After hearing reports of a wildfire within 5 miles of our house this past weekend, Sarah and I verified the location, and I set out with my photojournalist spider senses to create some dramatic photographs of the action. Based on the reports I determined that the best vantage point to photograph the fire would be along Wurzbach Parkway on top of a nearby overpass. With all the traffic shut down along Wurzbach, the best I could do was park at a nearby business and walk to the best location. I was a bit concerned over crossing the police manned street closure, more so that I would not get the photos I was looking for, but some quick walking and keen maneuvering got me on my way.
Some 1.5 miles later I was finally at the top of an overpass with a good view, and enough distance between me and the fire that I had a solid cushion of safety. The only vehicles coming by were police cruisers and SAFD trucks, and I had barely reached the top of the overpass as a truck approached. My first thought was to get off a series of images documenting the area since I knew I was going to be asked to retreat. I fired away as the truck sped by without any acknowledgement toward me; maybe I looked official.
From the overpass I could quickly see that SAFD had the fire well contained to the greenbelt area of Salado Creek. What was once huge plumes of thick smoke was now hazy cover with small swirling smoke trails. The intensity of the fire had dwindled, but the huge area it covered still presented a dangerous situation. The fire crews were working to prevent the fire from spreading across Wetmore, to the San Antonio International Airport, and Wurzbach Parkway. They had a barrier, but as we have seen in many other instances the wildfires can easily jump wide roadways and continue out of control.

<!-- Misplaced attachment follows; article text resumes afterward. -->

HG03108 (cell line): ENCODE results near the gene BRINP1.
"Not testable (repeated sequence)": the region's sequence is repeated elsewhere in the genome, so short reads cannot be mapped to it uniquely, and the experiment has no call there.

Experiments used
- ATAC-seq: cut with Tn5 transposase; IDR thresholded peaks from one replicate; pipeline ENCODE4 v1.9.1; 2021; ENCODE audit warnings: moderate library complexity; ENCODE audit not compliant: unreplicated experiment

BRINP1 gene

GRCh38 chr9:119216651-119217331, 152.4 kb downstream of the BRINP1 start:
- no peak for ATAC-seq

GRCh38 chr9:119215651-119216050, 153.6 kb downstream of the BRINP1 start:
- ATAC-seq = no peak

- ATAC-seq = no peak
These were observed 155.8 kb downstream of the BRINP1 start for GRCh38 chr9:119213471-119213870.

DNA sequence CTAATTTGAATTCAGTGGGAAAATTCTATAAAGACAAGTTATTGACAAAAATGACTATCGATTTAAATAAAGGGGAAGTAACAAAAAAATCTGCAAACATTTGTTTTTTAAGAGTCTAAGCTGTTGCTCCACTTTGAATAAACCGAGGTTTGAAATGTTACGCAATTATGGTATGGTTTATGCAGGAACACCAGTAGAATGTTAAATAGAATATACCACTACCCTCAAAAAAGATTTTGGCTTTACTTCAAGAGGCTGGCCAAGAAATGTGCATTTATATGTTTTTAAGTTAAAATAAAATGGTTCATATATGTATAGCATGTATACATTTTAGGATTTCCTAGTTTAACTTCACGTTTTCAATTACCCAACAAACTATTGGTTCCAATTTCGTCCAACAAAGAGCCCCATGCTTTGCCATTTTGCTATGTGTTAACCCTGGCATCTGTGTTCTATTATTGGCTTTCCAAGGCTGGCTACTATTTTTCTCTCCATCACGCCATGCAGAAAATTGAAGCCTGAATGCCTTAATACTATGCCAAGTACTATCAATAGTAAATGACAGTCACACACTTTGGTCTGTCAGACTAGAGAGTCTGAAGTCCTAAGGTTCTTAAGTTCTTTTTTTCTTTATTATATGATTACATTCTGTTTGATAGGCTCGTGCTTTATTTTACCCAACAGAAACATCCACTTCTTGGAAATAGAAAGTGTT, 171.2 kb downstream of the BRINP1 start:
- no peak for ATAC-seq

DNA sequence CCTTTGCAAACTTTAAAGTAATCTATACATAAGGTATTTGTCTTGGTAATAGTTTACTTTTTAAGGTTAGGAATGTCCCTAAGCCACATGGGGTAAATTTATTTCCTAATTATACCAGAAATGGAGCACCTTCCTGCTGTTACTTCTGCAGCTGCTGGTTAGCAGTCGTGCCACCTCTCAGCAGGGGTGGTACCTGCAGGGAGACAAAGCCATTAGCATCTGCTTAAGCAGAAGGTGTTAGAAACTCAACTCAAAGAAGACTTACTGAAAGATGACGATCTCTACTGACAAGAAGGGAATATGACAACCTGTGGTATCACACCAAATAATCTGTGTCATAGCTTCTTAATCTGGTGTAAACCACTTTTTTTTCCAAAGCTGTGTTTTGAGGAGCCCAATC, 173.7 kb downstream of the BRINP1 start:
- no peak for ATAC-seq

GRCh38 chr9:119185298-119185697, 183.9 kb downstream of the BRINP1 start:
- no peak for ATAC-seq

I had set out from my car at 2:44pm, and by 3:20 two fire control planes arrived on the scene to drop retardant chemical to help buffer the fire from the nearby commercial buildings. In the linked KSAT video one can be seen laying a line to help ease the pressure on the firefighters. After making a preliminary review pass each plane charted its course and layed down a thick cloud of retardant. Apparently their work was done and they did not return for an additional pass.
Ten minutes later a yellow Croman SH-3H fire firefighting helicopter was on the scene. This would prove to be very entertaining and intriguing for the next hour. After each water drop the copter would fly across Wurzbach Parkway to a nearby lake and refill. The team was hitting hot spots and any locations that appeared to be flaring up with the potential to jump the boundary line. The Croman was later joined by another bucket helicopter who then overtook rounds between the lake and hotspots.
By 4:30 I was dehydrated, hot, and tired, a very slight indication of how the firefighters must have felt after working so hard to contain the fire. I must have been passed by at least 20 police cruisers, and 15 fire vehicles while on the overpass, and no one asked me to leave. It was a very worthwhile adventure and provided some interesting insight into firefighting.